To paraphrase a very old joke, I still don't quite know why my mother didn't make me a mornuntiaphiliac. Perhaps she didn't have enough wool, so I got a purple tank top instead.
To explain, my mum always used to be an inveterate mornuntiaphiliac - that is, someone who delights in announcing a death. Passing on news of a passing on, you might say. Indeed, she was a supreme mistress of this particularly dark art. Her skill with the extended, tortuously tantalizing, almost labyrinthine lead in, sometimes lasting several minutes and always culminating in the, by then, totally expected but somehow nevertheless shocking revelation of a friend's mortality, was second to none. As a party piece, it wasn't quite up there with playing underwater accordion or telling gags in Swedish, but, nevertheless, it formed a crucial part of my growing-up years.
So I got to wondering: Why didn't she pass this trait down to me? Perhaps, then, we all have our own Schadenfreude palette (that is, the desire to gloat and find happiness in the misfortunes of others).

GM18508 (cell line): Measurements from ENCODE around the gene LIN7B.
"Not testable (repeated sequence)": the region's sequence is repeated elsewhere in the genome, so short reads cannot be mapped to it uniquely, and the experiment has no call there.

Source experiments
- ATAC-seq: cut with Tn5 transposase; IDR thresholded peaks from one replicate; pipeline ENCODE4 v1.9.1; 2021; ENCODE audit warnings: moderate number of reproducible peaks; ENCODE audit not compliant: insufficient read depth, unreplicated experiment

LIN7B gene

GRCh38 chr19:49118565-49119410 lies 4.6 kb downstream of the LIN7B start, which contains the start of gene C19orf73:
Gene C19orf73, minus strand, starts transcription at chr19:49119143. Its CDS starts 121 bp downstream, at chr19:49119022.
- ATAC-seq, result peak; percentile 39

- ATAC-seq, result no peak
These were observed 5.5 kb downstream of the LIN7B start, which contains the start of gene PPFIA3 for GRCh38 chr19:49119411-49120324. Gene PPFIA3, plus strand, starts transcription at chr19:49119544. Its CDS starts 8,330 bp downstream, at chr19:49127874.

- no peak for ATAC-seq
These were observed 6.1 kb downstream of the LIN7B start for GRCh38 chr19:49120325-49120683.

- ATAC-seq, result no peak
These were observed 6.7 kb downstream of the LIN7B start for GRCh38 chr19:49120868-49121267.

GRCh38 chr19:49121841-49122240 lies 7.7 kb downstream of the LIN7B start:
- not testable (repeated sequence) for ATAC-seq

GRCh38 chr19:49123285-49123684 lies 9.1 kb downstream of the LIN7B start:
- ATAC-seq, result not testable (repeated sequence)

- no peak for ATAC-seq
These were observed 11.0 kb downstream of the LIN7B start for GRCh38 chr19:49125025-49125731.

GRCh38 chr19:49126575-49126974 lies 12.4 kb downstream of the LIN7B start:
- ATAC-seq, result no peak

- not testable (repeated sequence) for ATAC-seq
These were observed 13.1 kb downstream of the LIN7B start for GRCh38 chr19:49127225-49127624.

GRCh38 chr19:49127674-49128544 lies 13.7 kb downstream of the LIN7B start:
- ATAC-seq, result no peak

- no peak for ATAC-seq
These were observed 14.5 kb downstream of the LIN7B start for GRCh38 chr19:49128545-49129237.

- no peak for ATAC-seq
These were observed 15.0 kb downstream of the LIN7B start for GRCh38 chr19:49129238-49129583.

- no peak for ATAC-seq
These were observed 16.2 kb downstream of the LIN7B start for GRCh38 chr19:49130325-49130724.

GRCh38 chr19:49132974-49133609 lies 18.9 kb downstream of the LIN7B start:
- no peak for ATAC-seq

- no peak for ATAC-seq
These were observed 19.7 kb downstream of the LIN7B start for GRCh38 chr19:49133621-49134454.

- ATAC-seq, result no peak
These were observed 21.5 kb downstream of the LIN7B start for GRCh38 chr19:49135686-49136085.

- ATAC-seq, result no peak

Having thought about it, I instantly began to notice the said traits amongst friends, relatives and, indeed, total strangers.
So I decided to collect them. To admit to some of them, yes, possibly, but mainly to collate and christen them - each ambrosial bliss, each nectarious relish, each ravishing indulgence.
While in my youth there may certainly have been some self-preserving resistance to mornuntiaphilia, (see above) I am pretty sure that one of my earliest childhood recollections is of a turpaphiliac neighbor (the one who delights in the less than beautiful nature of a friends offspring) who took one look at me - despite being the shape of a space hopper now, back then I think I was already lanky while still in a cot - and said, "Lovely pram. Is that the Silver Cross Viceroy?" It may be a trick of the memory.
Going out only at night, then, I began to work at the local opera house and quickly became a benedixophiliac (one who delights in baiting a posh person). I will certainly admit to eboracophilia (see below) since birth. Now? Now I am but a verophiliac, (one who delights in being right) libresophile (one who delights in taking the free trial product and canceling within the period) with petrusophiliac (delight in namedropping) tendencies - but my deepest darkest joy, my most schaden of freudes, has got to be nothesohilia (delight in using new technology).
Here, however, are a bunch of philial friends to beware of:
Tim Lihoreau is the author of Schadenfreude: The Little Book of Black Delights [Elliott & Thompson, $14.95].